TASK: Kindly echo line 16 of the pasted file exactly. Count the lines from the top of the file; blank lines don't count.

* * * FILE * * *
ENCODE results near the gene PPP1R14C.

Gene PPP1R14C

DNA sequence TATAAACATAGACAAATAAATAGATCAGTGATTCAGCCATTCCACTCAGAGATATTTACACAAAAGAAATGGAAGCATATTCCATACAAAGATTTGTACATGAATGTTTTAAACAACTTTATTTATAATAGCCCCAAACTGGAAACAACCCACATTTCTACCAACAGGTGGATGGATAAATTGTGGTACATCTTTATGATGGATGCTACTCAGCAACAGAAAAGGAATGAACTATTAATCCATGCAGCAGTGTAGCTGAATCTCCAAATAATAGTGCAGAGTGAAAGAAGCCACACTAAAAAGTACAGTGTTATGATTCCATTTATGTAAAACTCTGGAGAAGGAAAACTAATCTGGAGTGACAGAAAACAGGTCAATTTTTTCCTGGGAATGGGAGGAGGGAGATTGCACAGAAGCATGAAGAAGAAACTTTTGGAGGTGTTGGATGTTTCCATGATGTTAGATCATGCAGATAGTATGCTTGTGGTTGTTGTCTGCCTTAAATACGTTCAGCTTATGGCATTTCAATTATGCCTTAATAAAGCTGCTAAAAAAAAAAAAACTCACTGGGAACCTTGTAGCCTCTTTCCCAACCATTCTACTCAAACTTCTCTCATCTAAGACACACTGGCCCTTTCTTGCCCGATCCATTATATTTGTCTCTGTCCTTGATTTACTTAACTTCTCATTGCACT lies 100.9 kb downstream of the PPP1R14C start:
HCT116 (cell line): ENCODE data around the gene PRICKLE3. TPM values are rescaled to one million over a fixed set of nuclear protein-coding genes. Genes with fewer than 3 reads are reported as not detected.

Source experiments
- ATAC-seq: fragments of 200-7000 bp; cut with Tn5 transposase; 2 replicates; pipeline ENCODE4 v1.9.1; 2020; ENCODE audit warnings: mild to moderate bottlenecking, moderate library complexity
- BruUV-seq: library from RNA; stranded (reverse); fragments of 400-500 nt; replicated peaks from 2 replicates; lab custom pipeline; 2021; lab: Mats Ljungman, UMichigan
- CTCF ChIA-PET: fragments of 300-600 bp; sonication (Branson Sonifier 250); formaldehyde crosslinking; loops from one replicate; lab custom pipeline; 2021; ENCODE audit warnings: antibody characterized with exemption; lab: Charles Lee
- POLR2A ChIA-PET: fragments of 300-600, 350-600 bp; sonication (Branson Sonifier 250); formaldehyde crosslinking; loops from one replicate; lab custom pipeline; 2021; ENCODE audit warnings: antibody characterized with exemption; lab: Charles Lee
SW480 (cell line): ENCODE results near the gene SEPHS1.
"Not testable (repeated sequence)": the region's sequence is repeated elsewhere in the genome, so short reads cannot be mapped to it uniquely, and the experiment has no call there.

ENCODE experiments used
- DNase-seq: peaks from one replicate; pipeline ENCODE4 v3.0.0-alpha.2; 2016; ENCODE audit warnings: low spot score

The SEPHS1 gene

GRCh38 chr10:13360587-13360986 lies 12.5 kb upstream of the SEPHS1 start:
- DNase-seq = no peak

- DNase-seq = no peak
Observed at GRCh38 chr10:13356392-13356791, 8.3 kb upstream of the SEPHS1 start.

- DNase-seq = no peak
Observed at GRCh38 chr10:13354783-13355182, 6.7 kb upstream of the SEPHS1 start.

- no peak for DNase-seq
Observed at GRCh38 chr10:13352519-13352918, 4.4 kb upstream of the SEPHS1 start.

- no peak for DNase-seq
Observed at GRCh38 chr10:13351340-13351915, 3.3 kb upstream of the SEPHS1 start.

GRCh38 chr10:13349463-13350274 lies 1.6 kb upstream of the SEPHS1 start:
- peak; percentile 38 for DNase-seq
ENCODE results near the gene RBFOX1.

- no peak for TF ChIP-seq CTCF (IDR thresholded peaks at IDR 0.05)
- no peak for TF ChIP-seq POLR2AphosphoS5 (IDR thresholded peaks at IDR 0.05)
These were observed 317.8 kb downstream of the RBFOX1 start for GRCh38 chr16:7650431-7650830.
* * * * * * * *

- DNase-seq = no peak